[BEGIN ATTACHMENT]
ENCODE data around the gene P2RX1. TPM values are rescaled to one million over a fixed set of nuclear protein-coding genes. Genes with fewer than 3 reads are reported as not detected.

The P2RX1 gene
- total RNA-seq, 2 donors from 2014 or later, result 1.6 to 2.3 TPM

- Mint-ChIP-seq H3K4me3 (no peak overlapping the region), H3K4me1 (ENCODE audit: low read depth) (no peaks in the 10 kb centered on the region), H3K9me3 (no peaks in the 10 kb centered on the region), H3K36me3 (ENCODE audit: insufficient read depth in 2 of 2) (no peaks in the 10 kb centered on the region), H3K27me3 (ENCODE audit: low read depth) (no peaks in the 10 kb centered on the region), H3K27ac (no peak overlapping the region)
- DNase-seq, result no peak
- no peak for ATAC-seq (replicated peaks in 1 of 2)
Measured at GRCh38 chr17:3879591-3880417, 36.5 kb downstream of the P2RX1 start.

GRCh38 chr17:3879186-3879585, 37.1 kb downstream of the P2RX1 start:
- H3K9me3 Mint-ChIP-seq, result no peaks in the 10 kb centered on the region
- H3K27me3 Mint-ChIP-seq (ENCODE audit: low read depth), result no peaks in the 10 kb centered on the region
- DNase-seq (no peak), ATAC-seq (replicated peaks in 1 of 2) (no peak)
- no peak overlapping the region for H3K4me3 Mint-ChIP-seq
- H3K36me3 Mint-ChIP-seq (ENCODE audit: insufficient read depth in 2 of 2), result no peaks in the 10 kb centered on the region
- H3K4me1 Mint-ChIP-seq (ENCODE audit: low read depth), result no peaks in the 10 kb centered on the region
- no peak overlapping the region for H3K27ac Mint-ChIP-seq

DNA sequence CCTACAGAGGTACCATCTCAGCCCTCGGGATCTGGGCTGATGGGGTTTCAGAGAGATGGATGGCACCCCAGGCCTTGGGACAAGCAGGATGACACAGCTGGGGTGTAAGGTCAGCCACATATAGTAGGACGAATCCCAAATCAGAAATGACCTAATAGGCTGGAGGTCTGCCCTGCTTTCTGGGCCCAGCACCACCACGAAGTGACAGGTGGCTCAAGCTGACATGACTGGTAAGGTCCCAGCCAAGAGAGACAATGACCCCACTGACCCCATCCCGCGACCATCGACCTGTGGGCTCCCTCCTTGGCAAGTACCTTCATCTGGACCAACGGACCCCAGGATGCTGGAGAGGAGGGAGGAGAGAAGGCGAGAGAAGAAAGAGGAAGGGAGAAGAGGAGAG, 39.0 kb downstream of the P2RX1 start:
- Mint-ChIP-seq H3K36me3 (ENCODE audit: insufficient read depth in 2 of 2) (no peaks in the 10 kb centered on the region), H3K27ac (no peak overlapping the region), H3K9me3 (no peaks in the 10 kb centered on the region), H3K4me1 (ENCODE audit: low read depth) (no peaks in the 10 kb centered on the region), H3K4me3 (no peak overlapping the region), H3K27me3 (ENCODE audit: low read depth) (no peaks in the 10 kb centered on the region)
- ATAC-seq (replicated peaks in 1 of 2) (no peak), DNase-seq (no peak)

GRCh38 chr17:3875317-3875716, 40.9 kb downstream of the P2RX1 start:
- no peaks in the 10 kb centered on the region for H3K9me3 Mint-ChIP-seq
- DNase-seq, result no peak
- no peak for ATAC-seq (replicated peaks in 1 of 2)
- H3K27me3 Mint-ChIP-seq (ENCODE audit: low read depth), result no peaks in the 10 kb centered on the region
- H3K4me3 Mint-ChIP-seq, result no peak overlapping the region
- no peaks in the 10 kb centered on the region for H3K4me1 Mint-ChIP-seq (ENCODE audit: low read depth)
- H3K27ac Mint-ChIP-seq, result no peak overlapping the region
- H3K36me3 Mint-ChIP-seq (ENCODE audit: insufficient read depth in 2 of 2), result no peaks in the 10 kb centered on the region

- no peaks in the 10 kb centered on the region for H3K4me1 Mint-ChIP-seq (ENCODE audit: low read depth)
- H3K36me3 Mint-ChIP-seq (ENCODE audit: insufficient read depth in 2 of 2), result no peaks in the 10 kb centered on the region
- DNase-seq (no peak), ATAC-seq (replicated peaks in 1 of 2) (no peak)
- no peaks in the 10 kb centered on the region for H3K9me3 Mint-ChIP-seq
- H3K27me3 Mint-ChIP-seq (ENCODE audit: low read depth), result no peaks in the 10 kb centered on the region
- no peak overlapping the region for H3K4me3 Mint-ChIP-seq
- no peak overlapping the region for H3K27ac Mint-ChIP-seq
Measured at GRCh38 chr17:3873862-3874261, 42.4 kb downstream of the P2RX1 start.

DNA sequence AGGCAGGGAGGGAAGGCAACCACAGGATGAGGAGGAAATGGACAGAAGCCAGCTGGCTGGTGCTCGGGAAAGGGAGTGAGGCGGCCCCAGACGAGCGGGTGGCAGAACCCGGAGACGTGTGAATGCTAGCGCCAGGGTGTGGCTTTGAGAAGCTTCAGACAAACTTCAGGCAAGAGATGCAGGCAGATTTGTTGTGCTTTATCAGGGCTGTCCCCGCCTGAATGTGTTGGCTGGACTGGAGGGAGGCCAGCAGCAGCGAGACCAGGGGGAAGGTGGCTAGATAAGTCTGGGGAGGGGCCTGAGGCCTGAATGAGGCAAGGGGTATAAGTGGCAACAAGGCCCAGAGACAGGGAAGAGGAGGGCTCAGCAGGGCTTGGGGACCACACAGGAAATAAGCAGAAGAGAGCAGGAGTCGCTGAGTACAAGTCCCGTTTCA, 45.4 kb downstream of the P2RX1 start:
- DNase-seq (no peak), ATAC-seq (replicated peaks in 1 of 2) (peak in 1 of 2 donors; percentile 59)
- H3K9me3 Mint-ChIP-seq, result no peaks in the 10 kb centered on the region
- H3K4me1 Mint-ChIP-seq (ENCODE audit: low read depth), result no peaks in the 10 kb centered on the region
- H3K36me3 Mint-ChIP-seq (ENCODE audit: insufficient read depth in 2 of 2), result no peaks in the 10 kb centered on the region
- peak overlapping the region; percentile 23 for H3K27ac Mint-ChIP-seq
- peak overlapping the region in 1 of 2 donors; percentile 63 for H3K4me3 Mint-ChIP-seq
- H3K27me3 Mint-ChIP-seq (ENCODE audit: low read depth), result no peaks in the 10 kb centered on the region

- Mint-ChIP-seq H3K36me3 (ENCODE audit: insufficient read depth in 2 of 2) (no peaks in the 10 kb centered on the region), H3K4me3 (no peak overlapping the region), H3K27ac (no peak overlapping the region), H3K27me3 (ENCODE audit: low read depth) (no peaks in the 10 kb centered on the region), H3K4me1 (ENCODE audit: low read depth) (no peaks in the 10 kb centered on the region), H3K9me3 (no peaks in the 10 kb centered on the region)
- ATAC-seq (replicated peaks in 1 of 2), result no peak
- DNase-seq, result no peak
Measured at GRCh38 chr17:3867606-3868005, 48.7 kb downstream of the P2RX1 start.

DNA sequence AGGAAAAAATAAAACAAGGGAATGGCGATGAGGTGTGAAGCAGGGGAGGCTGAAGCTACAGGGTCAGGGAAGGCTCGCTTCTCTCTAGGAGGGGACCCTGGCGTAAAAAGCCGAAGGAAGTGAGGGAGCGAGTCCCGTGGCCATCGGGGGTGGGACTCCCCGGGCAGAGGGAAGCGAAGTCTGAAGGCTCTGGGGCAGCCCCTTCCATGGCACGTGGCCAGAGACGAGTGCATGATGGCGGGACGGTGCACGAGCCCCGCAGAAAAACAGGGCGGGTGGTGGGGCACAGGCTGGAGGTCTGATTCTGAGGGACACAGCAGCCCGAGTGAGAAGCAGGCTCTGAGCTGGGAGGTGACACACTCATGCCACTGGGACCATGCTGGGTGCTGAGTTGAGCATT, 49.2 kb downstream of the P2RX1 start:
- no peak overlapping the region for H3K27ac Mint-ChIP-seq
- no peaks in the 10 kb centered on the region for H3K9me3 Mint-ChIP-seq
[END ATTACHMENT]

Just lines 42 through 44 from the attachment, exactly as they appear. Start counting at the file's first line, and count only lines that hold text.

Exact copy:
- peak overlapping the region in 1 of 2 donors; percentile 63 for H3K4me3 Mint-ChIP-seq
- H3K27me3 Mint-ChIP-seq (ENCODE audit: low read depth), result no peaks in the 10 kb centered on the region

- Mint-ChIP-seq H3K36me3 (ENCODE audit: insufficient read depth in 2 of 2) (no peaks in the 10 kb centered on the region), H3K4me3 (no peak overlapping the region), H3K27ac (no peak overlapping the region), H3K27me3 (ENCODE audit: low read depth) (no peaks in the 10 kb centered on the region), H3K4me1 (ENCODE audit: low read depth) (no peaks in the 10 kb centered on the region), H3K9me3 (no peaks in the 10 kb centered on the region)